Ten One No. 392 June 2015 is brought to you by New Zealand Police.

Ten One from New Zealand Police

No. 392 June 2015

Welcome to the June issue of Ten One.

In this issue, learn about a remarkable project to release historic human remains with dignity and respect, bid farewell to a landmark police station, see how Police is using intelligence to change road policing, find out how a missing police dog took social media by storm and look at a landmark year for police recruitment.

You can also read Direct Line, Commissioner Mike Bush's latest blog about Police issues.


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Laying the past to rest

For decades the New Zealand Police Museum has held a collection of human remains, acquired up until 1957 to help train investigators.

Intel reports nail road risks

Data on crashes and road policing activity is being turned into intelligence reports, giving each district a clear insight into its highest road risks.

New numbers, greater insight

New-look crime statistics provide a much greater insight into who is committing crime in New Zealand.

Forum off to an excellent start

The vision of Safer Communities Together was top of mind last month at the first meeting of the Commissioner of Police’s Ethnic Communities Focus Forum.

The shape of police to come

This is a year of milestones for Police recruitment as work continues to make the organisation ever-more representative of our communities.

Trousers a step closer

Operation Trouser is gathering momentum, with the first batch of fabric on order and the district-by-district rollout expected to start within months.

Queen’s Birthday Honours

Two long-serving police officers became Officers of the New Zealand Order of Merit (ONZM) in the Queen’s Birthday Honours announced this month.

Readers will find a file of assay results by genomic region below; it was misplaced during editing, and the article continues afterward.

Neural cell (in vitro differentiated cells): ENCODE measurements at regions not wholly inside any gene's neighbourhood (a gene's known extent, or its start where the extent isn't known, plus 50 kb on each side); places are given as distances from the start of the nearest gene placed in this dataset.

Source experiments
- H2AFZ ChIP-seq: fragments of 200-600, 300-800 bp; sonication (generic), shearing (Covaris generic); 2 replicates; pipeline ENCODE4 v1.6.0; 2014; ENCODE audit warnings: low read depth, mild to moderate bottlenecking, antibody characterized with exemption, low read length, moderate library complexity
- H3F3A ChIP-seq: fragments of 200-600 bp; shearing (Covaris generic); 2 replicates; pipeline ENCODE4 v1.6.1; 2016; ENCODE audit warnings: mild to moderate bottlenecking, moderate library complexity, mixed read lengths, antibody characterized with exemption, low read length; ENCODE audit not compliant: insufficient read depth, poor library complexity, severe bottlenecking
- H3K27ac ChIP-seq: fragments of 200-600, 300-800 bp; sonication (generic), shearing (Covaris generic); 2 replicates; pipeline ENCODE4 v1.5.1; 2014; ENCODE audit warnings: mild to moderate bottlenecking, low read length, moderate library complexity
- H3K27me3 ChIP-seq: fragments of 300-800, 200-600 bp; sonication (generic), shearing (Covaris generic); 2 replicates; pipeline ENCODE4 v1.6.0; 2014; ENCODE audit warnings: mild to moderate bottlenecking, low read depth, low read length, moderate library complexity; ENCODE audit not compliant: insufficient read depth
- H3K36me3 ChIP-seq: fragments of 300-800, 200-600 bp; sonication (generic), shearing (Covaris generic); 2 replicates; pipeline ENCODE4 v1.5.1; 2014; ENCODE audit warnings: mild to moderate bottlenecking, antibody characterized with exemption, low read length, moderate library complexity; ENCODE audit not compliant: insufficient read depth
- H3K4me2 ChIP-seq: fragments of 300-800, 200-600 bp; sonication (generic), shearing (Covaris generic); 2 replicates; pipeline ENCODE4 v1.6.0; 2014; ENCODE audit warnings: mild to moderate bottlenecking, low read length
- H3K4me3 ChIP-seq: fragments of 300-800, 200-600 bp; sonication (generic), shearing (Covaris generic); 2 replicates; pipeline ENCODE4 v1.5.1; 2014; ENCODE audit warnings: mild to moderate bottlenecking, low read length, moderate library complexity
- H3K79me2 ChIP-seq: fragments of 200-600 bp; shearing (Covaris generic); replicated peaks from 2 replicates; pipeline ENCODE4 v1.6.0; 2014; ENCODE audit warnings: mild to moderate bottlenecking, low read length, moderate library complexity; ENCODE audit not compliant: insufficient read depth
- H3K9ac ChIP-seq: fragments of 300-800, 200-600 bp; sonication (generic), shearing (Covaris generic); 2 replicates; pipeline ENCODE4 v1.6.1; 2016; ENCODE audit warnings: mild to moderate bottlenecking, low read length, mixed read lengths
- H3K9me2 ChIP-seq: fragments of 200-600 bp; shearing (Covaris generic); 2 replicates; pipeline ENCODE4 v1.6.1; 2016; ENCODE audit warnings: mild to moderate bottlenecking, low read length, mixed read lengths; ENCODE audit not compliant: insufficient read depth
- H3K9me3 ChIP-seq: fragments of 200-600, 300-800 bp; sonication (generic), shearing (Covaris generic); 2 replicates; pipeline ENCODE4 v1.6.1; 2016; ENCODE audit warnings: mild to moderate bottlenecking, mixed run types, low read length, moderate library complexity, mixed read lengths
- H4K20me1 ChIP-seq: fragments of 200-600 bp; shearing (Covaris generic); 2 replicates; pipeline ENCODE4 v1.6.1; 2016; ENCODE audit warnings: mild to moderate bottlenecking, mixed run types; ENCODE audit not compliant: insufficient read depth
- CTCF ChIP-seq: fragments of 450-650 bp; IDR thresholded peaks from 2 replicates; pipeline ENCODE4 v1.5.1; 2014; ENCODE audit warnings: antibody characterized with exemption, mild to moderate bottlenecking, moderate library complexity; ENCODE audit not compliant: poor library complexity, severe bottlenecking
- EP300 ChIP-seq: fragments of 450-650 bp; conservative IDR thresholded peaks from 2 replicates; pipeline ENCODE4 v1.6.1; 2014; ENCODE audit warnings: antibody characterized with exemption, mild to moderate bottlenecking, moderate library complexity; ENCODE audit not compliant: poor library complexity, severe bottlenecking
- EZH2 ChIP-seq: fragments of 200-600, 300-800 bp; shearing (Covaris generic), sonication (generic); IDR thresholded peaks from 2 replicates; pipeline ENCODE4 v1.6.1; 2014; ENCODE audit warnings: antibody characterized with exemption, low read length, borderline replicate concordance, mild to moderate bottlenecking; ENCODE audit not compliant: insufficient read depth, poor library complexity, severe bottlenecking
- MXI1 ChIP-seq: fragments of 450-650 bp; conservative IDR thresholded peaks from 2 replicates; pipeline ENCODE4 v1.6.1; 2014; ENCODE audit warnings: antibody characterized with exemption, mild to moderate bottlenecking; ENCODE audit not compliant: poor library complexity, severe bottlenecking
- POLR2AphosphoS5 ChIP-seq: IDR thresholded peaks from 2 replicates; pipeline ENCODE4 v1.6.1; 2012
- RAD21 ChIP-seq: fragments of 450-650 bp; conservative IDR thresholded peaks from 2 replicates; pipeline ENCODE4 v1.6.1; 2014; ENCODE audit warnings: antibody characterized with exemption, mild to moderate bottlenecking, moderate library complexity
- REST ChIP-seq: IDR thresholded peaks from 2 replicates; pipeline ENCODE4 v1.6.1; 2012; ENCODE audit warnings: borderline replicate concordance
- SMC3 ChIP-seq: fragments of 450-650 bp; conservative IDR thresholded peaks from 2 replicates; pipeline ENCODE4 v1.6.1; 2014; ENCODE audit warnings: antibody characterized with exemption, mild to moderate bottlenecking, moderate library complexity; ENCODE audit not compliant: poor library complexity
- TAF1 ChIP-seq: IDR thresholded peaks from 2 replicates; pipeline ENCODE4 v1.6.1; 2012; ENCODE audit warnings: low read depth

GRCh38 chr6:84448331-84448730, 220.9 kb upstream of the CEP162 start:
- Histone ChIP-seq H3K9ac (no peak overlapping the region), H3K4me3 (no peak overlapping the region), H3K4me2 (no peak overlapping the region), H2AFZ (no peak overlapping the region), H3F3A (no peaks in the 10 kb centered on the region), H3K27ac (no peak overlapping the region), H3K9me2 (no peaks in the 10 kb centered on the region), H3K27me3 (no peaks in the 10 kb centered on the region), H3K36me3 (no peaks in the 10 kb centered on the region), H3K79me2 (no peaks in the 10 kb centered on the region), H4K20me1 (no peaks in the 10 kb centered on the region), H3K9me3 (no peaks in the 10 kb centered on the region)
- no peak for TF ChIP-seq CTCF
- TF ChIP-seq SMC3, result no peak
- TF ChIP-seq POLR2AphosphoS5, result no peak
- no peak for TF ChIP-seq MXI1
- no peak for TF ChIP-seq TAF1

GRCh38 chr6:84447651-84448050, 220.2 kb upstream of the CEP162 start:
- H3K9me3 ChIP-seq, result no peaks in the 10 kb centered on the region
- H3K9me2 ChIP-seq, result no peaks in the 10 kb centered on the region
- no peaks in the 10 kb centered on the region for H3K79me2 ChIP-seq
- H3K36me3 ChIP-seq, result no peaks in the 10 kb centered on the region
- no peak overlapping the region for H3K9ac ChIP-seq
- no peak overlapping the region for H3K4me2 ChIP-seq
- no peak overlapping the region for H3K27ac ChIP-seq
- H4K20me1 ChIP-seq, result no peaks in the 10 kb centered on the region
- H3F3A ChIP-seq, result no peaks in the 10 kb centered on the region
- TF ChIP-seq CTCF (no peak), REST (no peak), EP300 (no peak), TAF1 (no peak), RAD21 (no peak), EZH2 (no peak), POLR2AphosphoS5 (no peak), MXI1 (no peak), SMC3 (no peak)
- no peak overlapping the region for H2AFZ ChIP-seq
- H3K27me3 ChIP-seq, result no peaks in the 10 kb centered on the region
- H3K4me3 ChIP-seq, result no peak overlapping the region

Old friend’s graceful farewell

It took ten seconds to end 40 years of police history as Christchurch Central Police Station finally succumbed to injuries sustained in the Canterbury earthquakes.

Thames, the social sensation

The search for police dog Thames had New Zealanders on the edge of their seats – and on their digital devices as they took to social media to express their feelings.

Have job, will travel

Less than two weeks after arriving home from Gallipoli, Auckland ICT district support engineer Robin Hall was off to his next challenge – a year-long deployment to the Solomon Islands.

Staff wellbeing a priority

By Commissioner Mike Bush

Kia ora. The health and safety of our staff has always been the number one priority for Police. As Commissioner, the wellbeing of our people, regardless of whether they are patrolling their communities, working in their stations or off-duty, is of top importance to me.

Minister's Word

A view from Police Minister Michael Woodhouse

Police is an organisation that has terrific men and women dedicated to keeping our communities safe.

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